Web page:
Traditional Butlers – why they’re still in demand & still worth their weight in gold.

Traditional Butlers – why they’re still in demand & still worth their weight in gold.

Far from a thing of the past, Traditional Butler roles are still very much in existence and proving vital to the running of households across the world.

Traditionally speaking, Butlers’ roles are similar to that of a Valet, in as much as they must attend to the personal needs of the head of the household.

What does a Traditional Butler role include?

The International Guild of Professional Butlers says there are certain tasks that are intrinsic to the role. One of the most important responsibilities it lists is hosting.

What is meant by this is that a Butler should answer calls to the household phone, greet guests at the door, assist in the planning of events and dinner parties, oversee table settings, and serve drinks and food (as but a few examples). They will also manage the wine cellar.

The Guild goes on to suggest that a Butler’s role often involves being responsible for other staff. This could extend to training new staff members, organising the payroll and the staff schedule, and even (in some cases) hiring and firing.

A Butler’s duties are as individual as the household they serve. Chauffeuring could be included, as could housekeeping, cleaning and maintenance. Budgeting, administrative and security issues may be placed in their hands, along with the upkeep of artwork, silverware and antiques.

What does it take to be a Traditional Butler?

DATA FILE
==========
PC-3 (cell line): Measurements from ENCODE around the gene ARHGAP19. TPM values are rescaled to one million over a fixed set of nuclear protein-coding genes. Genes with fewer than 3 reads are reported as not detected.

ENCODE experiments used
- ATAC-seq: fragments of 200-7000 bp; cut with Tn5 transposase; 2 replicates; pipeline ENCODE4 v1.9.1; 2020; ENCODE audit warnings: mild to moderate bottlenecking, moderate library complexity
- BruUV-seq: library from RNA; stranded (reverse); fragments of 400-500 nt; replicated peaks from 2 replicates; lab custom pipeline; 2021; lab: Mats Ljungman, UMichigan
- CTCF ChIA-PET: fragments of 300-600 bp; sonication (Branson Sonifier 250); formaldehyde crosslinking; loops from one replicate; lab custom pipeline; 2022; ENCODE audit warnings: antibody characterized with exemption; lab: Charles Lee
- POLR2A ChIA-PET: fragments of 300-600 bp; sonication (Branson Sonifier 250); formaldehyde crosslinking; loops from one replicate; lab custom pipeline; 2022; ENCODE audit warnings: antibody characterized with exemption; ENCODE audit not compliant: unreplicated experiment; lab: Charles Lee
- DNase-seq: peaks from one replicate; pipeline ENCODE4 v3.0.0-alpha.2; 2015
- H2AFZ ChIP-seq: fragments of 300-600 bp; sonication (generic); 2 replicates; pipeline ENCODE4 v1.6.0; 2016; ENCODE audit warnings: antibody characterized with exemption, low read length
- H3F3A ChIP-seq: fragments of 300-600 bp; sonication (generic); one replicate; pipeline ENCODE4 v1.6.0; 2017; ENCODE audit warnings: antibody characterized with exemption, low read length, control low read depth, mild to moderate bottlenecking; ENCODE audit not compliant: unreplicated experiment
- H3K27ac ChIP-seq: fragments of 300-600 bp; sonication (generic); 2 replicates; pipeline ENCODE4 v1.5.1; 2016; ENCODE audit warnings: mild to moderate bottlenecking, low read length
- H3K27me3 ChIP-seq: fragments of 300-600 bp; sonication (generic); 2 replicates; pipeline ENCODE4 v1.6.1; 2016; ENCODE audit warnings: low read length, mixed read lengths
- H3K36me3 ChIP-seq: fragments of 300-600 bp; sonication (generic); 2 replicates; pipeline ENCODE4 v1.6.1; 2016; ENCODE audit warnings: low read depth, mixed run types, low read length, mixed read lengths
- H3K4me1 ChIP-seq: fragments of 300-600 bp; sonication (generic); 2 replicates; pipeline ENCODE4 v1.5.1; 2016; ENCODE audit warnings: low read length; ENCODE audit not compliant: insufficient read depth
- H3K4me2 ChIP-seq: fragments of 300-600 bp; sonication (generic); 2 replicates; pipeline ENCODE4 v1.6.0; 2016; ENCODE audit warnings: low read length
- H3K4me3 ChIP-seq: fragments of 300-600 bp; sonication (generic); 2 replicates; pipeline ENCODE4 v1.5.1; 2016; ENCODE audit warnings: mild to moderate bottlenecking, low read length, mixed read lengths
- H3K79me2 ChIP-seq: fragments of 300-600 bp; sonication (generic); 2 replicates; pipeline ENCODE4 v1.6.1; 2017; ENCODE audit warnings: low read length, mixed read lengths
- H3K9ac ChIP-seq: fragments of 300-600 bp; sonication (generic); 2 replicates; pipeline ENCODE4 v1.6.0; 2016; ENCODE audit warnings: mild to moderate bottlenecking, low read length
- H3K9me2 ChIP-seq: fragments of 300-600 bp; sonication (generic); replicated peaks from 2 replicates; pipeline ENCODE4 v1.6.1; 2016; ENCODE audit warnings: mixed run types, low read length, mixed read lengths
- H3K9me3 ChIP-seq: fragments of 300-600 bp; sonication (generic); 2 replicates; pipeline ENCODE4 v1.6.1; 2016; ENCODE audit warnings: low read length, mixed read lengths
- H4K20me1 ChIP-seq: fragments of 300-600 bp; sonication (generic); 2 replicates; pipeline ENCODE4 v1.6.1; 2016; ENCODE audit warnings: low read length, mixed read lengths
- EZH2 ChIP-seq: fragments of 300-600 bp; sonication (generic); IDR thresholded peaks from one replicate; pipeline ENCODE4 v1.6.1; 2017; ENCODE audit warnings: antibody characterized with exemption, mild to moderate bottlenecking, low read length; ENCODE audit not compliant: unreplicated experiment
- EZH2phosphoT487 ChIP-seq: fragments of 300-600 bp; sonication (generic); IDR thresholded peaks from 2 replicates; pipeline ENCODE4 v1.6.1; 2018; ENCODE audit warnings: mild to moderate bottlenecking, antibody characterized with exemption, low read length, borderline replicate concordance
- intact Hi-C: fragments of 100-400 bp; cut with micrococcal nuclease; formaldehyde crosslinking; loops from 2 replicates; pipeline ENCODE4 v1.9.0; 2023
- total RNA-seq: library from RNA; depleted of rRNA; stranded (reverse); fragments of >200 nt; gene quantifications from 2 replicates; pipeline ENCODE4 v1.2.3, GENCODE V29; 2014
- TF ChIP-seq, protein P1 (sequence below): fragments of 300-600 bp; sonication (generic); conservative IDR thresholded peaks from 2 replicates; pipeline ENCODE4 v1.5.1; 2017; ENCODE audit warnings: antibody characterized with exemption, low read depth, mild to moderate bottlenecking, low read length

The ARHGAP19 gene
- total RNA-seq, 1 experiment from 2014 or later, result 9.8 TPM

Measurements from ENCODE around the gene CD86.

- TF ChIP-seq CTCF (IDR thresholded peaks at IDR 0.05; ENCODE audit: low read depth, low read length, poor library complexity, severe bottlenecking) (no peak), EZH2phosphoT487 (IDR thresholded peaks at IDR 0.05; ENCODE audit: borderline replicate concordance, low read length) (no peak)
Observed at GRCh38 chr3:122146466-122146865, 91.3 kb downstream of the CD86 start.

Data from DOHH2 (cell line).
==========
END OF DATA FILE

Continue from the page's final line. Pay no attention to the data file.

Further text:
Skills required to be a Butler include (but are by no means limited to):

  • Service oriented – a genuine desire to serve others,
  • Calm under pressure,
  • Attention to detail,
  • Trustworthiness,
  • Reliability,
  • Discretion.

Consider gaining a qualification. It proves you have a good level of knowledge, but also shows that you’re taking your career seriously and are willing to invest in it.

Do you have to be male to be a Butler?

Absolutely not. Butlers have traditionally been male, and although this does remain the case in the majority of households, gender is by no means a barrier to the role.

The first documented mention of a female Butler is in the 1892 book Interludes being Two Essays, a Story, and Some Verses, by Horace Smith. In it, Smith quotes a certain Sydney Smith, who had apparently run into lean times: “A man servant was too expensive, so I caught up a little garden girl, made like a milestone, christened her Bunch, put a napkin in her hand, and made her my butler. The girls taught her to read, Mrs. Sydney to wait, and I undertook her morals. Bunch became the best Butler in the country.”

Today, female Butlers are sometimes preferred, especially for work within Middle and Far Eastern families, where it may be culturally problematic for males to work closely with females in a household. Western female celebrities may also prefer a female butler, particularly where the wife is pivotal in the decision to hire a butler and is in the household more than her counterpart.